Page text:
For me, when I ask myself these “negative what if” types of questions, it usually brings my motivation up to another level. I get so fearful of losing everything that I work so hard for like my new mental state and athletic physique. Within minutes, I can go from feeling lackluster about doing the workout to being a hard charger in a full-on attack mode. In these past WODs, I was able to bulldoze through them because I was urged on by an ultra-aggressive way of thinking that dominated every second of the workout. I told myself over and over that I’m going to tolerate higher levels of fatigue than ever and there was no way in hell I would quit. I should put “No way in hell” in bold and capital letters because my mind was literally screaming this at me. No doubt, I owed this unrelenting behavior from the negative “what if” reflections that sparked me during the preparation process.

By changing your preparation questions ever so slightly like I did, you can come up with new and different levels of rage and strength from within. Do what it takes to give you a different perspective on your needs and purpose for toughness training. When you discover a new stimuli or response, jot them down in your journal. Don’t assume that you will remember them, as the mind has a tendency to suppress ideas or memories that put you at an unease.

This does not mean that this training is all misery. The best part of most of the workouts is that they should be short in duration. Get through the minutes of suffering and your journey towards fortifying your mind will bring you an immense feeling of accomplishment. Discovering and applying this new source of empowerment is very enjoyable. Once you experience this, you will tolerate a hell of lot of more fatigue from the WODs in order to experience this new sense of liberation and strength. The WODs may totally suck, but the outcome from them will be extremely gratifying. As you progress through the program, you will unmistakably feel the positive results from being mentally stronger. I don’t expect any of you out there to actually enjoy the barbecuing of your lungs but what we mentally tough individuals are fond of is the love of the fight. Once you get a sample of it, you can’t get enough of it. It’s why we do what we do.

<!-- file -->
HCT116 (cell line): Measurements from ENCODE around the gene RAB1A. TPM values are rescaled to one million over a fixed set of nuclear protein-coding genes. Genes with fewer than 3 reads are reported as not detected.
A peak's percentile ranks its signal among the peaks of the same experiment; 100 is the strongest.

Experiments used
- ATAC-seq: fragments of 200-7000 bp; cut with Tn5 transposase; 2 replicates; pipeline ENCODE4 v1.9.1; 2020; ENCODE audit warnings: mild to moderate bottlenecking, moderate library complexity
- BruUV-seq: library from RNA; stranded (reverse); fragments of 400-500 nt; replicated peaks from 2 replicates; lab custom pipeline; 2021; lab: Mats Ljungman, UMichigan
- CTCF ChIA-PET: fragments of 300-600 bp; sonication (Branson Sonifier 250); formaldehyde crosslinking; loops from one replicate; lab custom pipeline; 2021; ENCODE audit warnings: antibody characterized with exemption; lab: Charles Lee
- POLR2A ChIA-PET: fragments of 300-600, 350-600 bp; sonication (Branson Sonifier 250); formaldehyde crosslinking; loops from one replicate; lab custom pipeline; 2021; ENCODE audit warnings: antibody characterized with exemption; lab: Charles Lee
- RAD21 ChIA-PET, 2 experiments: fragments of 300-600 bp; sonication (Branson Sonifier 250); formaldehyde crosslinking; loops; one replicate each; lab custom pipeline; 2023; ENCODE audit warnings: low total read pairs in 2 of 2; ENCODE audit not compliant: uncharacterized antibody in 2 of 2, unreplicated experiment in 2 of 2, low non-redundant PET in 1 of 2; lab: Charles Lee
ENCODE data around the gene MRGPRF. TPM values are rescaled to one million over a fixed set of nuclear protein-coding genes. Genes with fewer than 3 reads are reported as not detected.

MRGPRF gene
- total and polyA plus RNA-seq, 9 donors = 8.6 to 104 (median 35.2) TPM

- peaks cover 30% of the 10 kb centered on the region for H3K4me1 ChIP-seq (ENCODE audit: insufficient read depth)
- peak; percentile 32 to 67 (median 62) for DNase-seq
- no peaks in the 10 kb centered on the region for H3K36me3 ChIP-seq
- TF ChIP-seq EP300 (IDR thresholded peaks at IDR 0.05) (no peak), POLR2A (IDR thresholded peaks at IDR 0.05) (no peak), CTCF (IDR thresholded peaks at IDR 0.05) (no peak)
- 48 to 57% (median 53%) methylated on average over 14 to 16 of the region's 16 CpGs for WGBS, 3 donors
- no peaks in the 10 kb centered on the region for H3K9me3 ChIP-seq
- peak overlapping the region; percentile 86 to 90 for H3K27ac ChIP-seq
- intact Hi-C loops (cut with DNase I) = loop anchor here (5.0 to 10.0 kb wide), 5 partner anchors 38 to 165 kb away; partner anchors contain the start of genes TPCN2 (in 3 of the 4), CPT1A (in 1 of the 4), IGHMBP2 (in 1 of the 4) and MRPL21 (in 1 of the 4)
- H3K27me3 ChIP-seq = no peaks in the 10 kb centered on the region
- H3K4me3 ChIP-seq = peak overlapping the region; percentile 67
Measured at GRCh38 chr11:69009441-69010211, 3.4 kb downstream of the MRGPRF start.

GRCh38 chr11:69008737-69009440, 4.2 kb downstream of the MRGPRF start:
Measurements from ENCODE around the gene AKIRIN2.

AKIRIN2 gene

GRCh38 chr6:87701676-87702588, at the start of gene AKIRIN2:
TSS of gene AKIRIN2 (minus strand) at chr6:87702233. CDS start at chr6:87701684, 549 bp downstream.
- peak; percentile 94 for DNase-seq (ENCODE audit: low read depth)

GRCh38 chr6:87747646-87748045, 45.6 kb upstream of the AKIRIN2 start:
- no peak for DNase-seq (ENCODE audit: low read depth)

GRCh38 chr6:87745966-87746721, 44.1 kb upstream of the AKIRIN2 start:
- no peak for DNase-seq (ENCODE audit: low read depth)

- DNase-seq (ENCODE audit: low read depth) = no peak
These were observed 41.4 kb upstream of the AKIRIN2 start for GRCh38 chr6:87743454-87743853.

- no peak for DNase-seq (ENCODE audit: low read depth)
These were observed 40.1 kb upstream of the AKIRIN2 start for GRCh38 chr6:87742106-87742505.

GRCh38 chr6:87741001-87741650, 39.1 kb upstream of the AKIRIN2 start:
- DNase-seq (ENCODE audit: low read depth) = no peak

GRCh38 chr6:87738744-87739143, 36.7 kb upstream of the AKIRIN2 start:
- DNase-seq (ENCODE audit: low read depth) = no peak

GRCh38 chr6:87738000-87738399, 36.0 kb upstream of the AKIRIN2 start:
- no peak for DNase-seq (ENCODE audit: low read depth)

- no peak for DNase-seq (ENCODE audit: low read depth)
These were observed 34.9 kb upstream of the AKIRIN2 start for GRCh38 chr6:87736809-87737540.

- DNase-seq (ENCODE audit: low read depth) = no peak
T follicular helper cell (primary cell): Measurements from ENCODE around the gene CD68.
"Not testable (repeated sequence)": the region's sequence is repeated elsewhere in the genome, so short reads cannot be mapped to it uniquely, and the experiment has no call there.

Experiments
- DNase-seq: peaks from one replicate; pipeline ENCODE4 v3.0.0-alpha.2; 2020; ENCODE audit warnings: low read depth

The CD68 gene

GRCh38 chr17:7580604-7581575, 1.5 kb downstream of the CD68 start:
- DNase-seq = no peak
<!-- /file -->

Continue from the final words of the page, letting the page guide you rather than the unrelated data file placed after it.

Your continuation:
This love of the fight is the common bonds that ties all CrossFitters together and distance us even more from those with average minds and bodies who just lift weights.

The masses go to the gym to workout. We go the gym to start a war and to fucken finish off the enemy.

Dominate today.

Strength day WOD –

5 sets of 5 reps

  1. Deadlifts
  2. Strict military press
  3. Pull-ups (as many as you can do)
  4. Front squats
  5. Heavy weighted sit-ups

During your preparation, really reflect on how this mental toughness training has already enhanced your life. Look back and revisit some of your past accomplishments and how great you felt when you overcame them. Was it a brutal WOD that you didn’t think you could do, but finished it? A personal obstacle did you finally conquered? Take a moment and indulge in these moments and let the positive emotions and feelings arise. Enjoy it and feel proud about yourself. Give credit to your new founded strength in these victories.

Now imagine yourself suddenly without this toughness training in your life and you returning back to a life of being weak. How would that make you feel? Now that you got a taste of toughness in your life and see the instant benefits, what would you do is somebody tried to take this training away from you? Hopefully, your reaction  would be to do whatever it takes and to fight like hell so that you can continue with this training. If so, use this aggressiveness throughout today’s strength WOD today.